Make learning relevant and purposeful by grounding student work in your local community
Place-based learning is a powerful way to connect the curriculum to student’s personal lives and make learning meaningful and purposeful. Place-based learning takes advantage of the local “heritage, cultures, landscapes, opportunities and experiences” to not only ground student’s academic work, but contribute to the health of the local environment and community.
Place-based learning uses the real world around a school as the classroom. A place-based approach is learner-centered, grounded in student inquiry, experiential learning, civic engagement, and service work.
Since place-based learning is situated in your community, social studies may be the easiest place to start. A project-based approach is a natural fit for place-based learning, but you don’t have to make such a big shift to begin.
A first place-based project can be simpler. Begin by getting out of the classroom and learning in the community by visiting a local museum, or reading a historic marker, or taking a local history tour. Then, ask students to use what they have learned to:
Place-based education is most powerful when students create projects in school that benefit the community beyond. Partner with a local museum to develop:
When the Museum of Military History in Kissimmee, Florida moved to a new building, students in Debbie Bohanan's class at Axis Middle School helped bring the displays to life. Students created animations, interactive web pages and more to connect the museum artifacts to the events and experiences of the soldiers who donated them. Students published materials created QR codes that allowed museum visitors to access resources from their phones as they explored the contributions of local veterans.
A place-based approach also means that Civics Education doesn’t have to just be about following a set of rules. It can be about developing citizens who participate and help make their community a better place.
Science is another subject that has obvious connections to place. While all students learn about weather and climate. The reality is that most of us only care about weather in other places when we are traveling or speaking to a loved one that lives far away. Primary classrooms take a place-based approach and give meaning to student work when they ask primary learners to observe and collect the weather right outside their classroom.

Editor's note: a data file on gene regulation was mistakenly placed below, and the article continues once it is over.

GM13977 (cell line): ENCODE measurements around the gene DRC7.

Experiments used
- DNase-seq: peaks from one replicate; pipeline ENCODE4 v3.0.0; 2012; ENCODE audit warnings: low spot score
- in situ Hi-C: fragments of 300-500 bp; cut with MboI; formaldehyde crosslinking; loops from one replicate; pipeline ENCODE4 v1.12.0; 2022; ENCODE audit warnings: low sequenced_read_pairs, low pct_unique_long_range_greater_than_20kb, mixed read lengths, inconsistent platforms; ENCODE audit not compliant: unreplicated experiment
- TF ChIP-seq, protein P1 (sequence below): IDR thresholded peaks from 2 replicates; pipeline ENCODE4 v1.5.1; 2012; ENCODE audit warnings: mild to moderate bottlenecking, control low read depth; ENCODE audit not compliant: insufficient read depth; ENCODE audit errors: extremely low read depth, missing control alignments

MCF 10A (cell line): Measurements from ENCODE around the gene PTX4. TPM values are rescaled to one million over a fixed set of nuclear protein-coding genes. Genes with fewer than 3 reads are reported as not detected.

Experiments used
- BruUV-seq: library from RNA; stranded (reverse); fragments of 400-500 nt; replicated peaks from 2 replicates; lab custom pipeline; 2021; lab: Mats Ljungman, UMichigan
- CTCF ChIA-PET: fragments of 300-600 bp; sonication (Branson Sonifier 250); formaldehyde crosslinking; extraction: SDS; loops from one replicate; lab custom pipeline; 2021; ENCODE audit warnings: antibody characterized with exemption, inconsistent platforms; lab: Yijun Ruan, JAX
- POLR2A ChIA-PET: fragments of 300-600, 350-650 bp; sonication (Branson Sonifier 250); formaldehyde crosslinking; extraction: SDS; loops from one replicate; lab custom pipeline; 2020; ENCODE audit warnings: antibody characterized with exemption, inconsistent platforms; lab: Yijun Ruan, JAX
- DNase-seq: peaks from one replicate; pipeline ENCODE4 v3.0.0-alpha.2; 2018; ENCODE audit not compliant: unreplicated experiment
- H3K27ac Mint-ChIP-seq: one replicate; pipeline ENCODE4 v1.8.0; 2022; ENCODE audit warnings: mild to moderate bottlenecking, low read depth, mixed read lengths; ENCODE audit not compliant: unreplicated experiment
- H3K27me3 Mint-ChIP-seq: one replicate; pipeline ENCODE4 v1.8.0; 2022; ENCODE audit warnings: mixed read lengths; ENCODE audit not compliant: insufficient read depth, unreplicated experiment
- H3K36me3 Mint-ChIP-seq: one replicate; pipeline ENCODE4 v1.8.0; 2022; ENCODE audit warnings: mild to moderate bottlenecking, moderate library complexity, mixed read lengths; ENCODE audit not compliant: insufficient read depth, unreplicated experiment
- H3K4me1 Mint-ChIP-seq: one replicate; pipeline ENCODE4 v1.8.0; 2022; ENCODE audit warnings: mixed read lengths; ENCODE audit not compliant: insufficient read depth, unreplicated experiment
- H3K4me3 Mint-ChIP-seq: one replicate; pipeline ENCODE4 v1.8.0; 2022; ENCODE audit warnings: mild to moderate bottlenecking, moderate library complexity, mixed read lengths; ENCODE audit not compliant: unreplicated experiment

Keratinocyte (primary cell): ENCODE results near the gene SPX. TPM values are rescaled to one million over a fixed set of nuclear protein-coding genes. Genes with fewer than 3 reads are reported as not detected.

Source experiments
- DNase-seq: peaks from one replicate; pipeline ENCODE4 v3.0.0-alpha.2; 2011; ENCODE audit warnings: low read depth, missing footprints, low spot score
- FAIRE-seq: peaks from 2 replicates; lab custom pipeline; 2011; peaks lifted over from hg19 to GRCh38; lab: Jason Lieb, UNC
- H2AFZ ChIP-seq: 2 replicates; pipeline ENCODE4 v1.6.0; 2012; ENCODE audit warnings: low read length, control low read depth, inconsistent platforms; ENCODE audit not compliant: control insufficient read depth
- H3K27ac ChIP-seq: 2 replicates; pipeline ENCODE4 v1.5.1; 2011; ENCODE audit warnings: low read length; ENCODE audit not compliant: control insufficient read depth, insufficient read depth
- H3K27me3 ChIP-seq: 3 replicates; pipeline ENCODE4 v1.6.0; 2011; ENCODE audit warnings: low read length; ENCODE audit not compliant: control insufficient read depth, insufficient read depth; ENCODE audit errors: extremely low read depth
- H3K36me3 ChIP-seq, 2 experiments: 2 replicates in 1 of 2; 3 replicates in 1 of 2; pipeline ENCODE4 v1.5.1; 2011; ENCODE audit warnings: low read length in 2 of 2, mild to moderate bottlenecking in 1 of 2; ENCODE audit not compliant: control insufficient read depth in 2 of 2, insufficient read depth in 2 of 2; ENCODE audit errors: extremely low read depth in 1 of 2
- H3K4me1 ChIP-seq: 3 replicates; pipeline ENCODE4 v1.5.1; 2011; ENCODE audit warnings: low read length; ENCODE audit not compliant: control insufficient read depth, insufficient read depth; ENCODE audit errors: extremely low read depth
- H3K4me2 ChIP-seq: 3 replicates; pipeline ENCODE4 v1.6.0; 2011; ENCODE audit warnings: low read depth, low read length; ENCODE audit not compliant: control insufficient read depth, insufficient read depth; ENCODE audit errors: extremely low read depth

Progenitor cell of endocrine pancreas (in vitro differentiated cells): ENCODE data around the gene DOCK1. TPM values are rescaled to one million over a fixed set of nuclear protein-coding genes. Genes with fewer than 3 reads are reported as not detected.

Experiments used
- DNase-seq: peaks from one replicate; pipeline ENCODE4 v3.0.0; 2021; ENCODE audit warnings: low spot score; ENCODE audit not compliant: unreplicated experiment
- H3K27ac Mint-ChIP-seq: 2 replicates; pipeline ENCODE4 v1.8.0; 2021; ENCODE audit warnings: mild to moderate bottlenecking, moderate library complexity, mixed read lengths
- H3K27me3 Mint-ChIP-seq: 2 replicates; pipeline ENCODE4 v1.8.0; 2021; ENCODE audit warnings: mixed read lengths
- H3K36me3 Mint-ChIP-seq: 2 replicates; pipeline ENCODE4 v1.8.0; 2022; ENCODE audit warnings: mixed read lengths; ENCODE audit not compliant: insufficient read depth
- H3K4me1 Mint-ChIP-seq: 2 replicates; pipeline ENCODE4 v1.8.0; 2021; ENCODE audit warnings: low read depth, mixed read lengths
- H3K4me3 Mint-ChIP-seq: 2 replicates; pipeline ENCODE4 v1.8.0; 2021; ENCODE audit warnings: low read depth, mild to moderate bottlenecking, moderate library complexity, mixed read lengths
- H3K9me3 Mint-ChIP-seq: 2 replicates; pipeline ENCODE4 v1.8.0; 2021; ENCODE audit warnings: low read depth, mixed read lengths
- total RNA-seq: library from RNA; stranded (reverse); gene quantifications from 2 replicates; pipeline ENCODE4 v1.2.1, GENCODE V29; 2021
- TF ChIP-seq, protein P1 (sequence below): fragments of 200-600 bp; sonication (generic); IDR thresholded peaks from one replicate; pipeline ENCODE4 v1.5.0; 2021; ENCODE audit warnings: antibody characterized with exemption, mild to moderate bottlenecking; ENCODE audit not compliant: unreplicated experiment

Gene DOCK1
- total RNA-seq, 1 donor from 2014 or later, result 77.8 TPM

Biology is perhaps the easiest science topic to connect to place. Start by asking students to explore plants and animals where they live. Students can design their own field guides to local species to teach others about nature in your area or build signage or a digital tour to identify local species on a natural trail. Students could even design an exhibit that educates visitors on a specific ecosystem at a local park. A more in-depth place-based project might ask students to develop a solution to a local pollution or ecosystem challenge.
Put students in charge of designing your school garden to:
Students can promote personal and community health by crafting stations for a fitness trail that takes advantage of the terrain and features of a local park. They can research a local health issue and craft public service announcements to raise awareness within their community.
Physics can connect students to place through design and engineering projects for a local purpose. While rules of force and motion are universal, a place-based approach might ask students to design a kinetic sculpture that uses wind patterns or water movement (and adheres to these rules) for a specific neighborhood site. Students can look around the classroom, school, or home to find specific examples of a simple machine in action or, better yet. use simple machines as part of an invention that solves a problem in the classroom, school, or local area.
A place-based approach requires students to know and apply science for a purpose, making learning relevant!
If these ideas seem overwhelming, keep it simple by using place as the context for math practice and activities. For example, use what students can see around your school and in the community as they explore:
A place-based approach means reading, listening to, and telling local stories from local authors or living voices. It is also easy to integrate a place-based approach for all three types of writing:
Perhaps best of all, the reading, writing, listening, and speaking done during many of the place-based ideas above provide students with a reason to practice all three forms of writing and even use a combination of them for a purpose.
Place-based projects reflect the area where they are created, but that doesn’t mean you have to design every piece yourself. Students in different locations can explore the same curriculum topic, but a place-based approach means their resulting work is unique to the context of their local community.
Connect your students’ learning to the world around them by using a place-based approach!
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